Statoil draws a blank in highly anticipated Arctic field

Statoil has drawn a blank from exploration at the most anticipated field in the Norwegian Arctic, raising further questions about whether the Barents Sea will live up to its billing as the next big oil and gas producing region.

The Norwegian state-controlled company said on Tuesday it had found no oil and only a non-commercial amount of gas in the Korpfjell field. There has been intense speculation over Korpfjell, with some oil analysts and companies estimating it could contain more than a billion barrels of oil, making it one of the biggest fields in Norway.“The results are of course disappointing, but it is too early to draw any conclusions on how this will impact the Barents Sea south-east area,” said Jez Averty, Statoil’s head of exploration in Norway and the UK.

Korpfjell was seen as the most exciting prospect in the first new acreage Norway had offered for decades. It is close to the Russian border and was only opened for exploration this decade after Oslo and Moscow solved a long-running dispute about where the frontier lay. Statoil has been having a difficult time with prospects in the Barents Sea. It made a series of oil discoveries there in 2011-14, in what is now known as the Johan Castberg field. But further drilling failed and it left the region for two years. At the moment, there is only one gas and one oilfield in production in the Norwegian Barents Sea. The oilfield - Eni’s Goliat platform - has been plagued by delays and safety problems. However, Statoil did manage to bring the costs down significantly for developing Johan Castberg, from about $80 per barrel in 2015 to $35 a barrel today, and the company is trying to reassure investors that the Barents Sea still has prospects. “It is important to remember that you rarely succeed on the first try in a frontier area. Thirty-three wells were drilled before the first commercial discovery was made in the Norwegian section of the North Sea. Even if we have learnt a lot since 1969, we do not expect the first exploration well to give all the answers,” Mr Averty said.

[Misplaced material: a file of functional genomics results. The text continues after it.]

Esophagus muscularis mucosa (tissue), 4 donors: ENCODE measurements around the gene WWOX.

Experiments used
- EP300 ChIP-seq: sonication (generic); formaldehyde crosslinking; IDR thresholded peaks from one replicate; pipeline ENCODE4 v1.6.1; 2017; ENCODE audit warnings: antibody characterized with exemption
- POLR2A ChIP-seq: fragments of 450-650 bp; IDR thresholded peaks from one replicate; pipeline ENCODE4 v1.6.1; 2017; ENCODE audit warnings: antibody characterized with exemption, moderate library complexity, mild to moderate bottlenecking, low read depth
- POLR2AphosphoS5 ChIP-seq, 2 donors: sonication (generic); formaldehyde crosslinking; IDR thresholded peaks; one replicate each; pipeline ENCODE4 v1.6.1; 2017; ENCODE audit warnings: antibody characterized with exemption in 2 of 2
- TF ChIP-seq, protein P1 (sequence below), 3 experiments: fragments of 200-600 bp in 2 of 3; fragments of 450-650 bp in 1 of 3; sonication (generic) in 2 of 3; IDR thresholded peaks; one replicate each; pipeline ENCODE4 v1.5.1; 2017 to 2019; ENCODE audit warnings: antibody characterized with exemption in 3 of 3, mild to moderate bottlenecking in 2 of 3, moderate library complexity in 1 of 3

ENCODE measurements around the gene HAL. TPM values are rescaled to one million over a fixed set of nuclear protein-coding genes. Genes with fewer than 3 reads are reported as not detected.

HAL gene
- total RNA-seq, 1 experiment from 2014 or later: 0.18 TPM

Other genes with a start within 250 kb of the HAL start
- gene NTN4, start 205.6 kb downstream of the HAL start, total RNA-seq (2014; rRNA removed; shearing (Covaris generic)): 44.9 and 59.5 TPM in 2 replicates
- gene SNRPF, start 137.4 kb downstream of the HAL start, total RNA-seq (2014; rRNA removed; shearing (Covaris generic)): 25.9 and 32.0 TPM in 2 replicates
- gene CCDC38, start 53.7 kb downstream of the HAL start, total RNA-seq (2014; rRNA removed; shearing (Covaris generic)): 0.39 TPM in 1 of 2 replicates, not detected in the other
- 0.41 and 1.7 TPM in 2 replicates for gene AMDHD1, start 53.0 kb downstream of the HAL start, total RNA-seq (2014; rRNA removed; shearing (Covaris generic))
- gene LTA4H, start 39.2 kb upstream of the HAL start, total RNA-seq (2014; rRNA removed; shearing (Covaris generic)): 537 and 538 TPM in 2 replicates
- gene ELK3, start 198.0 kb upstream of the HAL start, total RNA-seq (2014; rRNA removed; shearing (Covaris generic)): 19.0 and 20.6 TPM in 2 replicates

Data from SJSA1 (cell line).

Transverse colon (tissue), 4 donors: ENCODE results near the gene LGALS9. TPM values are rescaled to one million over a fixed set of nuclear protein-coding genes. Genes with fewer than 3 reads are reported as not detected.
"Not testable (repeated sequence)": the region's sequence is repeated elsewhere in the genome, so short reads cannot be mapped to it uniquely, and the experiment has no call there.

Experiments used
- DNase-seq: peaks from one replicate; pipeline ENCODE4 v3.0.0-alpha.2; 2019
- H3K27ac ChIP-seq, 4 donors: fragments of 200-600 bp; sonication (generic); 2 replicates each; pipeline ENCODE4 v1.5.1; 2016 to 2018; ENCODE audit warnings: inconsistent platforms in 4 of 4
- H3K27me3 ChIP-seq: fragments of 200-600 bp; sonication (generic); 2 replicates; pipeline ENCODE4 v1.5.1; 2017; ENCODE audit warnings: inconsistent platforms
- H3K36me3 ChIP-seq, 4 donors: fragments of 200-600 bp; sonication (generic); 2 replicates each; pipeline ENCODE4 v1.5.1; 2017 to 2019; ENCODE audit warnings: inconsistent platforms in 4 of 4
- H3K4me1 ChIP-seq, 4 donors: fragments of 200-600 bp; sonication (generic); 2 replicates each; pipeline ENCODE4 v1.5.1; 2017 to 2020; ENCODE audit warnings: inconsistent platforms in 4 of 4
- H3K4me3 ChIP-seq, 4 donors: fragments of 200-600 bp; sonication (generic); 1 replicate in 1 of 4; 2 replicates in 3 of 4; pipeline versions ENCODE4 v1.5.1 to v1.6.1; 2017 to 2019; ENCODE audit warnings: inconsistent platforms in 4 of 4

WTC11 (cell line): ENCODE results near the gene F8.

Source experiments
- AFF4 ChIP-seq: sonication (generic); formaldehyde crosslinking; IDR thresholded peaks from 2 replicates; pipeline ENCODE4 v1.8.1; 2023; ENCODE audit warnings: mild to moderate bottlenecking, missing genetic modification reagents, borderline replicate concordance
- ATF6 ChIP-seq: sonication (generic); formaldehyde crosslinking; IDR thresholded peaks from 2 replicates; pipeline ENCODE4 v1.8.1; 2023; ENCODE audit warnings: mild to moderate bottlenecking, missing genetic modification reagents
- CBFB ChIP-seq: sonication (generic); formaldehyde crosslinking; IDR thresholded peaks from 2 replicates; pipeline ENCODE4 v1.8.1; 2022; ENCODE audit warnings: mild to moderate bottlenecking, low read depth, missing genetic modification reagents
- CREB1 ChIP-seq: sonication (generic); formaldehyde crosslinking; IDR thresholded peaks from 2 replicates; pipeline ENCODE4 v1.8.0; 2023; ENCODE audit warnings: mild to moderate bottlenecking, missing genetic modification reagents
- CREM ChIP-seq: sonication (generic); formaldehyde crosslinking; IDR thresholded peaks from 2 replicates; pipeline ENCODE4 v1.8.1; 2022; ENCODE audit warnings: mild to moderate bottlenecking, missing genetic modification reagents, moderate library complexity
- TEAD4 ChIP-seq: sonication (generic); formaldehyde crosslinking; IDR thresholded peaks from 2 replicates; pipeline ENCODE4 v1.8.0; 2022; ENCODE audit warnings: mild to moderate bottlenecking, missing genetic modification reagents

Lundin Petroleum, a smaller explorer that had also touted the prospects of Korpfjell has made a sizeable bet on the Norwegian Arctic being the next large oil region. Norway opened a record 93 blocks to exploration in the Arctic earlier this year, with applications due from oil companies later this year. After previous exploration, the region was largely abandoned in the 1980s because of a series of disappointing results. “I think until you get the first monster find there will always be questions,” said one senior Norwegian oil executive. Some analysts question whether large-scale production in the Barents Sea will ever make financial sense because demand for petroleum is expected to fall in the coming decades and due to the logistical challenges of getting the oil to market.

Source: Richard Milne for the Financial Times